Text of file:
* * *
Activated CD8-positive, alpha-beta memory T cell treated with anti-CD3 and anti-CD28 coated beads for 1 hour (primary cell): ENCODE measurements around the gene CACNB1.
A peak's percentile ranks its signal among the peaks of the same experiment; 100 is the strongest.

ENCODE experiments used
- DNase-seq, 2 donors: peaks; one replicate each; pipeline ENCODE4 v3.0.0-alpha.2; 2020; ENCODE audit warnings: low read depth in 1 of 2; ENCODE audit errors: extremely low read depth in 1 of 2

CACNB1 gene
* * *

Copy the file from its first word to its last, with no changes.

Activated CD8-positive, alpha-beta memory T cell treated with anti-CD3 and anti-CD28 coated beads for 1 hour (primary cell): ENCODE measurements around the gene CACNB1.
A peak's percentile ranks its signal among the peaks of the same experiment; 100 is the strongest.

ENCODE experiments used
- DNase-seq, 2 donors: peaks; one replicate each; pipeline ENCODE4 v3.0.0-alpha.2; 2020; ENCODE audit warnings: low read depth in 1 of 2; ENCODE audit errors: extremely low read depth in 1 of 2

CACNB1 gene